Bryan Rust just finished a breakout junior season at Notre Dame. Tom Kuhnhackl and Reid McNeill are both under contract with the Penguins and spent time at the ECHL and AHL level last season.
Ken Agostino was moved to Calgary in the Iginla trade. Finally, Joe Rogalski recently joined the University of Windsor.
Pittsburgh Impact: 1 out of 6 players with slight potential for up to 3 more.
2011 NHL Draft
Round 1 (23): Joe Morrow – Dallas, AHL
Round 2 (54): Scott Harrington – Pittsburgh, AHL
Round 5 (144): Dominik Uher – Pittsburgh, AHL
Round 6 (174): Josh Archibald – N/A, NCAA
Round 7 (209): Scott Wilson – N/A, NCAA
The 2011 draft class was a small group which got smaller when Joe Morrow was traded to Dallas to bring Brenden Morrow to Pittsburgh. Scott Harrington appears to be the prize of the class and has put together a strong career in the OHL with the London Knights. Dominik Uher has already spent a season with Wilkes-Barre/Scranton.
Meanwhile, Josh Archibald will enter his junior year at University of Nebraska-Omaha and Scott Wilson will enter his junior year at UMass-Lowell. Both players had strong sophomore seasons, but it is likely too early to evaluate these two players properly.
Pittsburgh Impact: 0 out of 5 players with strong potential for 1 and slight potential for up to 3 more after that.
2012 NHL Draft
Round 1 (8): Derrick Pouliot – Pittsburgh, WHL/AHL
Round 1 (22): Olli Maatta – Pittsburgh, OHL/AHL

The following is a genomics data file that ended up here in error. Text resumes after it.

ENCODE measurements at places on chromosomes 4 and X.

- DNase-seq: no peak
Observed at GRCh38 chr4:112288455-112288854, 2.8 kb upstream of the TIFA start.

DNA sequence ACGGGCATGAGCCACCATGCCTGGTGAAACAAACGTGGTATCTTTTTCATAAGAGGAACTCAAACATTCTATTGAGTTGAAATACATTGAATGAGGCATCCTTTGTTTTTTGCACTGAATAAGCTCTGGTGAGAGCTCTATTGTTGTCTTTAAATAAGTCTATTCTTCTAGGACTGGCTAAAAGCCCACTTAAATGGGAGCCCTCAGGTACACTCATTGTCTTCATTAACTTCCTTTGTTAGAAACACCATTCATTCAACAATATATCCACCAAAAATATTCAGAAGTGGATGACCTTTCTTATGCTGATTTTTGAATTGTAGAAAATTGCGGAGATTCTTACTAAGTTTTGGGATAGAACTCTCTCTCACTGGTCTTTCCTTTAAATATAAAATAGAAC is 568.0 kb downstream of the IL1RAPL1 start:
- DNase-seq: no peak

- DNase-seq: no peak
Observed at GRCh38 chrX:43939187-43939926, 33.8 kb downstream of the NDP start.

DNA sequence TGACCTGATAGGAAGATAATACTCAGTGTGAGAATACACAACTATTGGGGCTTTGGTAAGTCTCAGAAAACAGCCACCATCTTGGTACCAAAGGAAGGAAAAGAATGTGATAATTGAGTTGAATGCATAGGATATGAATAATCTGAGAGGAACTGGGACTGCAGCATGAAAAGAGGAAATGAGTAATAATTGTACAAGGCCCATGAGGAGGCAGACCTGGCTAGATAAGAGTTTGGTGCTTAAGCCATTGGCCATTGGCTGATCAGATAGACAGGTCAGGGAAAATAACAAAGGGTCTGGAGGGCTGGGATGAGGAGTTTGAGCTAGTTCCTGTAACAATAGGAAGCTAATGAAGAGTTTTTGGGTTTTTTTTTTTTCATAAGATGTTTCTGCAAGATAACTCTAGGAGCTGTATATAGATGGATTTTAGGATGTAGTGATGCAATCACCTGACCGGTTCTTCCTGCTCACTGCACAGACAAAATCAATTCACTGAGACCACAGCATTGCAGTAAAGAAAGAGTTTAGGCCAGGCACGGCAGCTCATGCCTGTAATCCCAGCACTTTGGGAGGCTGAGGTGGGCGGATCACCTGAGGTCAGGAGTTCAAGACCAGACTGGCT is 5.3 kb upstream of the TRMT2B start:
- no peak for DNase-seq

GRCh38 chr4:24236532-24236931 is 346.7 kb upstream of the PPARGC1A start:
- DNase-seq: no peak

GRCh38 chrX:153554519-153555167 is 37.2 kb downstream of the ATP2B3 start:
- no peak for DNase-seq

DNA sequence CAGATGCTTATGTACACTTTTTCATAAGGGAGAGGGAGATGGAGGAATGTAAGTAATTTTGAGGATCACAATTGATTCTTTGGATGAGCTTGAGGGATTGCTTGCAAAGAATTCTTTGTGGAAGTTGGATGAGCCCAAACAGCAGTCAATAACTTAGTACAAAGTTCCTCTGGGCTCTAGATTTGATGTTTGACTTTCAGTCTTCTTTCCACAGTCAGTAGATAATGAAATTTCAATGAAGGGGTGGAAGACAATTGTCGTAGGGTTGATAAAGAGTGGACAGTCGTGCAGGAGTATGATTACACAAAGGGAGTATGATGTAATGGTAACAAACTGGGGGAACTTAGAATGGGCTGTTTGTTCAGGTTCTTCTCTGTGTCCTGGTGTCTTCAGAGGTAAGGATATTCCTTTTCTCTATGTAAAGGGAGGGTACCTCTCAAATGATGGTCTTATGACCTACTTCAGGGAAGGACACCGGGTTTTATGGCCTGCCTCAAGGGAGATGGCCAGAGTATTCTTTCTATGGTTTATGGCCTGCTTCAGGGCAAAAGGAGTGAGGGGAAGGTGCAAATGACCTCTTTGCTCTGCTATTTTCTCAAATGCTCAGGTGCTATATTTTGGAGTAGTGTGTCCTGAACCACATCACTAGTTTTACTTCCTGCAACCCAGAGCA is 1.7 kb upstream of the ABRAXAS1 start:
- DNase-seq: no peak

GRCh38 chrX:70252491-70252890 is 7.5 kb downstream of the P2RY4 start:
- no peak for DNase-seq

Round 2 (52): Teddy Blueger – N/A, NCAA
Round 3 (81): Oskar Sundqvist – N/A, Sweden
Round 3 (83): Matthew Murray – N/A, OHL
Round 4 (92): Matia Marcantuoni – N/A, OHL
Round 4 (113): Sean Maguire – N/A, NCAA
Round 5 (143): Clark Seymour – N/A, OHL
Round 6 (173): Anton Zlobin – Pittsburgh, QMJHL/AHL
While it’s much too early to evaluate the 2012 draft class, it looks like the most promising by far thanks to 2 first-round picks (8th overall received in the Jordan Staal trade) and a total of nine picks, the most in Shero’s era with the Penguins.
Pouliot, Maatta, and Zlobin have all already signed their entry-level deals. Pouliot spent last season in the WHL, Maatta in the OHL, and Zlobin in the QMJHL.
Blueger and Maguire both just finished their freshman seasons in college. Meanwhile, Murray, Marcantuoni, and Seymour are all in the OHL. Finally, Oskar Sundqvist played in the Swedish Hockey League.
Pittsburgh Impact: Too early to evaluate, with strong potential for at least 2 and moderate potential for most of the group.
2013 NHL Draft
Round 3 (77):
Round 3 (89):
Round 4 (119):
Round 6 (164):
Round 6 (179):
Round 7 (209):
As of now, the Penguins will have six picks in the 2013 draft and won’t get started until pick number 77 overall due to the Jarome Iginla and Douglas Murray acquisitions. Things may change quickly though depending on how Ray Shero approaches the idea of trading Kris Letang as talks continue between both parties.
Not including the hard-to-evaluate 2012 class, Shero and his staff have picked 35 players from 2006-2011. His first pick, Jordan Staal, was the most productive of the group and also helped him build the 2012 class. Aside from that, Dustin Jeffrey currently sits as the most productive player for Pittsburgh with Beau Bennett and Simon Despres looking to pass him up this upcoming season. Only 9 of those 35 players have played in Pittsburgh. Only 4 of them are on the roster right now.
The draft classes have generally improved each year, but I certainly wouldn’t expect much out of the Penguins’ 2013 draft class based on history. Then again, “time makes fools of us all,” and Ray Shero may do the same.
[NHL 2013 Draft Guide – The Next Ones Draft Headquarters: Your quintessential draft resource]
Meesh is an attorney and one of the Pittsburgh Penguins Contributing Writers for The Hockey Writers. He also writes for ThePensNation.com. You can contact him on twitter @HockeyMeesh or e-mail HockeyMeesh@gmail.com